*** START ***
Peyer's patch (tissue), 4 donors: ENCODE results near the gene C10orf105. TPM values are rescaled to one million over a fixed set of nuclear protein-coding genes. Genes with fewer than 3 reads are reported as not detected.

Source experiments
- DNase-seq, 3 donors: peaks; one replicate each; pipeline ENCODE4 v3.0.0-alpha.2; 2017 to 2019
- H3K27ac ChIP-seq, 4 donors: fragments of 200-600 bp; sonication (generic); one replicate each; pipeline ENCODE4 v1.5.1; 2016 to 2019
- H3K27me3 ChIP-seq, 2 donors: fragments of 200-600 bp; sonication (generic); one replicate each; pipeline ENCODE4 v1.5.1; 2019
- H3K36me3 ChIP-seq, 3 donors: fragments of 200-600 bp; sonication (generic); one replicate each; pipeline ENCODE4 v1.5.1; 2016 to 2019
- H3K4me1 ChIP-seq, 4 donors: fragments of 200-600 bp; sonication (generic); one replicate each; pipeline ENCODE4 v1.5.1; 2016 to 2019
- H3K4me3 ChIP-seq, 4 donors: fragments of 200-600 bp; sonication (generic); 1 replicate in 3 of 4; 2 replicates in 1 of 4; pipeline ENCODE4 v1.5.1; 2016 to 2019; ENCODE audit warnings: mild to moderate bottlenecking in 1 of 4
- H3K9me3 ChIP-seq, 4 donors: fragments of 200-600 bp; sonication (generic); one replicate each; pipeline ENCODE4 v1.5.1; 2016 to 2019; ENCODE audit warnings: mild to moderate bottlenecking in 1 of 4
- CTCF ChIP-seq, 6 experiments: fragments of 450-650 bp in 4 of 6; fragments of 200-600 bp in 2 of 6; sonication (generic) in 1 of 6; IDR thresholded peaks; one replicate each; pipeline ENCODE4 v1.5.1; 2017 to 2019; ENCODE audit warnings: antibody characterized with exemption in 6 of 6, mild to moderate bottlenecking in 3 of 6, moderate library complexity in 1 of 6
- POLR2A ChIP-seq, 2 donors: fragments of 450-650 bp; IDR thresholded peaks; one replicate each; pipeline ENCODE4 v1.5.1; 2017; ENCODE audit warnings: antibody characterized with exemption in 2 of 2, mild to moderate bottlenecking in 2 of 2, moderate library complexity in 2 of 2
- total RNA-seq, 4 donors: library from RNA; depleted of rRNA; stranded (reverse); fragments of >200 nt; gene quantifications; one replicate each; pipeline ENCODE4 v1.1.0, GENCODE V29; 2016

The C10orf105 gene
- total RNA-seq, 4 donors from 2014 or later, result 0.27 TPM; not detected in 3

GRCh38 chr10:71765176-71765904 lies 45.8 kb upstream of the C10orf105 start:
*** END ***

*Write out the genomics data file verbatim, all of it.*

Peyer's patch (tissue), 4 donors: ENCODE results near the gene C10orf105. TPM values are rescaled to one million over a fixed set of nuclear protein-coding genes. Genes with fewer than 3 reads are reported as not detected.

Source experiments
- DNase-seq, 3 donors: peaks; one replicate each; pipeline ENCODE4 v3.0.0-alpha.2; 2017 to 2019
- H3K27ac ChIP-seq, 4 donors: fragments of 200-600 bp; sonication (generic); one replicate each; pipeline ENCODE4 v1.5.1; 2016 to 2019
- H3K27me3 ChIP-seq, 2 donors: fragments of 200-600 bp; sonication (generic); one replicate each; pipeline ENCODE4 v1.5.1; 2019
- H3K36me3 ChIP-seq, 3 donors: fragments of 200-600 bp; sonication (generic); one replicate each; pipeline ENCODE4 v1.5.1; 2016 to 2019
- H3K4me1 ChIP-seq, 4 donors: fragments of 200-600 bp; sonication (generic); one replicate each; pipeline ENCODE4 v1.5.1; 2016 to 2019
- H3K4me3 ChIP-seq, 4 donors: fragments of 200-600 bp; sonication (generic); 1 replicate in 3 of 4; 2 replicates in 1 of 4; pipeline ENCODE4 v1.5.1; 2016 to 2019; ENCODE audit warnings: mild to moderate bottlenecking in 1 of 4
- H3K9me3 ChIP-seq, 4 donors: fragments of 200-600 bp; sonication (generic); one replicate each; pipeline ENCODE4 v1.5.1; 2016 to 2019; ENCODE audit warnings: mild to moderate bottlenecking in 1 of 4
- CTCF ChIP-seq, 6 experiments: fragments of 450-650 bp in 4 of 6; fragments of 200-600 bp in 2 of 6; sonication (generic) in 1 of 6; IDR thresholded peaks; one replicate each; pipeline ENCODE4 v1.5.1; 2017 to 2019; ENCODE audit warnings: antibody characterized with exemption in 6 of 6, mild to moderate bottlenecking in 3 of 6, moderate library complexity in 1 of 6
- POLR2A ChIP-seq, 2 donors: fragments of 450-650 bp; IDR thresholded peaks; one replicate each; pipeline ENCODE4 v1.5.1; 2017; ENCODE audit warnings: antibody characterized with exemption in 2 of 2, mild to moderate bottlenecking in 2 of 2, moderate library complexity in 2 of 2
- total RNA-seq, 4 donors: library from RNA; depleted of rRNA; stranded (reverse); fragments of >200 nt; gene quantifications; one replicate each; pipeline ENCODE4 v1.1.0, GENCODE V29; 2016

The C10orf105 gene
- total RNA-seq, 4 donors from 2014 or later, result 0.27 TPM; not detected in 3

GRCh38 chr10:71765176-71765904 lies 45.8 kb upstream of the C10orf105 start: